Managing Workplace Relationships

According to a recent survey more than 57% of people admit to being involved in a workplace romance, with over 75% saying they are open to the possibility.

However, whilst love is in the air this Valentine’s Day, there are plenty of concerns for businesses as campaigns such as #MeToo and #Timesup are taking center stage. The continuing surge of sexual harassment claims has cast spotlight on harassment and brought scrutiny to already complicated workplace relationships.

Four ways employers can prevent problems:

1.      Set clear rules on workplace relationships

Many employers will be fine with workplace relationships, as long as it doesn’t affect their work. However, it is still a good idea to have a clear written policy in place as well as strong equal opportunity policies addressing discrimination and harassment.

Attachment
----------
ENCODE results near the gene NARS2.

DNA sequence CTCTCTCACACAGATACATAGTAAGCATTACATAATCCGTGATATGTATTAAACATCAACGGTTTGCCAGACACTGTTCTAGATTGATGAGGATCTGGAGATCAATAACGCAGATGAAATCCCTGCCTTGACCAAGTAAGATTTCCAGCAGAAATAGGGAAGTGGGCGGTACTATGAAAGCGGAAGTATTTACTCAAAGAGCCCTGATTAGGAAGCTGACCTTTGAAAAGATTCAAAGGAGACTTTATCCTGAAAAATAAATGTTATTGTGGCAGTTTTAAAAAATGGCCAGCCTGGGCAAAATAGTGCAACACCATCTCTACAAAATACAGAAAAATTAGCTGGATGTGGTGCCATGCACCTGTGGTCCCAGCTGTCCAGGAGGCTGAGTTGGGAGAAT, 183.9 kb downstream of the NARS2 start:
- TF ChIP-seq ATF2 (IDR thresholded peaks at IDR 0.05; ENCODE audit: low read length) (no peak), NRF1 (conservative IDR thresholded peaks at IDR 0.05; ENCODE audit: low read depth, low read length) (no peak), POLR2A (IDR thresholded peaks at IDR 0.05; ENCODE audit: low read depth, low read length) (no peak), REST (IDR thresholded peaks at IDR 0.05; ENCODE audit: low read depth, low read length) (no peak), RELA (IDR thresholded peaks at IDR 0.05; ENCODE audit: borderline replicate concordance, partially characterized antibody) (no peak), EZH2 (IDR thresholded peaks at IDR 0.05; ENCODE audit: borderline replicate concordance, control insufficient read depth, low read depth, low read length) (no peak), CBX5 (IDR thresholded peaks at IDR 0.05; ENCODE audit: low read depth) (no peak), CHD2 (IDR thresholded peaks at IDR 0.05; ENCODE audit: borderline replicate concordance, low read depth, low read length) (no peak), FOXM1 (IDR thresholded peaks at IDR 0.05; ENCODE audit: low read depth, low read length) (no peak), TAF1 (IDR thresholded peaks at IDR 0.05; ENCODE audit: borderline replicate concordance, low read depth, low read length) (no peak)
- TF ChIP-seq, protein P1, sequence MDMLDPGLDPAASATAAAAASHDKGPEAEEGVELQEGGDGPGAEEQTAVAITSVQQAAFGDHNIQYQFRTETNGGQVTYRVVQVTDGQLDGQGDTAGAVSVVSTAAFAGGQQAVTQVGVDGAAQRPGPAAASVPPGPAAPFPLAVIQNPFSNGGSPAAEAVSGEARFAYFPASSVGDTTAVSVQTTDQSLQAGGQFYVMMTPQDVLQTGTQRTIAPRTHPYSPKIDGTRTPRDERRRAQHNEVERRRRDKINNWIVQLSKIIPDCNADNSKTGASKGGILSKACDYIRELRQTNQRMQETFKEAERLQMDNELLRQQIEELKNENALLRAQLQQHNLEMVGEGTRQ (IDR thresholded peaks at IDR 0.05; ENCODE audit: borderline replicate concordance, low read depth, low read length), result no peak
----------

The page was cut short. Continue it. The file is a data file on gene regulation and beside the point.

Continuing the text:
2.      Monitor existing relationships – Don’t ban it, do speak about it.

It may be worth speaking to your employees early in order to establish boundaries. Whilst you can’t block the relationship, you can set expected conduct in the workplace. Any personal matters should be kept away from the workplace.

3.      Put sexual harassment front and centre

With the rise of the #MeToo movement, it is more important than ever for employers to ensure a safe work environment for all employees. Any communication about office romances should always include discussion of the policies around sexual harassment prevention.

4.      Keep power dynamics in mind

If one person in the relationship is more senior than the other, the relationship should usually be declared. It is important that all parties maintain their professionalism and are aware of their contractual obligations. For example, discussing confidential information with their partner may be considered grounds for disciplinary action.

More information

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All you need is love. But a little chocolate now and then doesn’t hurt
— Charles Schulz
Natalie Hacking